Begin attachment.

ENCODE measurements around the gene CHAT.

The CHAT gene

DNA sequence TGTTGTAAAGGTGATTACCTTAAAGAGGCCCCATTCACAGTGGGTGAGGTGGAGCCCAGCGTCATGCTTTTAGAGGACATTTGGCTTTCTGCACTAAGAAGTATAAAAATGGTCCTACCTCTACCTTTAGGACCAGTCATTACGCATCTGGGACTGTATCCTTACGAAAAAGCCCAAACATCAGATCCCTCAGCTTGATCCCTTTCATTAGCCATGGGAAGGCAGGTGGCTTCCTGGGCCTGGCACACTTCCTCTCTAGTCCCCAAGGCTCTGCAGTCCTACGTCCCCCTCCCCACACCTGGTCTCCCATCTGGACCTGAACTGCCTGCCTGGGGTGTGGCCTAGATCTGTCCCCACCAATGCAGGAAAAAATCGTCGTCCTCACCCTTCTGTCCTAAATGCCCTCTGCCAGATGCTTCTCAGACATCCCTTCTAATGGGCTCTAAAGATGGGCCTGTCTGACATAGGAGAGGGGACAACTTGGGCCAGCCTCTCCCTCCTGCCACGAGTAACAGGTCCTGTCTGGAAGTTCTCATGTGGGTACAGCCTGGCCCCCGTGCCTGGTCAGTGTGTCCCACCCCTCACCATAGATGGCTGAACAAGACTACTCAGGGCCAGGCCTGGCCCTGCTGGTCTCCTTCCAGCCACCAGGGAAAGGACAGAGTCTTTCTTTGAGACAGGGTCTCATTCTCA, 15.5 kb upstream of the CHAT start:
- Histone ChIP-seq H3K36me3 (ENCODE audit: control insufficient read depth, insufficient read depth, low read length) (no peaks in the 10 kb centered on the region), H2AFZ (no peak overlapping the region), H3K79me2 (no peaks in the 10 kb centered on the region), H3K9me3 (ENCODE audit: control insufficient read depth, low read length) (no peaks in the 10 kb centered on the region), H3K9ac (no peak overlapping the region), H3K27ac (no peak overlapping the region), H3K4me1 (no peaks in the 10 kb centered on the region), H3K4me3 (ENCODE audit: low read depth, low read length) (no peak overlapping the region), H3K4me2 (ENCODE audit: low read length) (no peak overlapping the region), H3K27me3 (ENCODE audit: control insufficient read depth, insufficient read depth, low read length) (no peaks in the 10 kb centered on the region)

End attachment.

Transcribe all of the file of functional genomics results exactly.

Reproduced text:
ENCODE measurements around the gene CHAT.

The CHAT gene

DNA sequence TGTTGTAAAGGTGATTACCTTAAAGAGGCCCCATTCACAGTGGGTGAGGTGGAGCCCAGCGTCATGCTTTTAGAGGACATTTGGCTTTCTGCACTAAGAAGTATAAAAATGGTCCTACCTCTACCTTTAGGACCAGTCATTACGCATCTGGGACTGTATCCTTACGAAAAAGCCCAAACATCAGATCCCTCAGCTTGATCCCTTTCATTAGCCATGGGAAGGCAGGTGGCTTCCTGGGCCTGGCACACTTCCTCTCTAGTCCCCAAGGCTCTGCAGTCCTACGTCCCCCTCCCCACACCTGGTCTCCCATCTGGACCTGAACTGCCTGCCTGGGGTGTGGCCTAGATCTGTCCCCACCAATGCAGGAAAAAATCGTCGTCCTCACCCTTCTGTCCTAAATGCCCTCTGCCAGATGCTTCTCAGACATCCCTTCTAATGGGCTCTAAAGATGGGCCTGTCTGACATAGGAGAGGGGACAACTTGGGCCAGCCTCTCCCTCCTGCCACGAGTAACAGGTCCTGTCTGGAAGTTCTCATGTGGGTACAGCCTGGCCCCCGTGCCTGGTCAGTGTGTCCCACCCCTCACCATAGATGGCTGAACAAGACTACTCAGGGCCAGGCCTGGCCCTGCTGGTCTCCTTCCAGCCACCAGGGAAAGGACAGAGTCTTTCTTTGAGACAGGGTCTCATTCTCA, 15.5 kb upstream of the CHAT start:
- Histone ChIP-seq H3K36me3 (ENCODE audit: control insufficient read depth, insufficient read depth, low read length) (no peaks in the 10 kb centered on the region), H2AFZ (no peak overlapping the region), H3K79me2 (no peaks in the 10 kb centered on the region), H3K9me3 (ENCODE audit: control insufficient read depth, low read length) (no peaks in the 10 kb centered on the region), H3K9ac (no peak overlapping the region), H3K27ac (no peak overlapping the region), H3K4me1 (no peaks in the 10 kb centered on the region), H3K4me3 (ENCODE audit: low read depth, low read length) (no peak overlapping the region), H3K4me2 (ENCODE audit: low read length) (no peak overlapping the region), H3K27me3 (ENCODE audit: control insufficient read depth, insufficient read depth, low read length) (no peaks in the 10 kb centered on the region)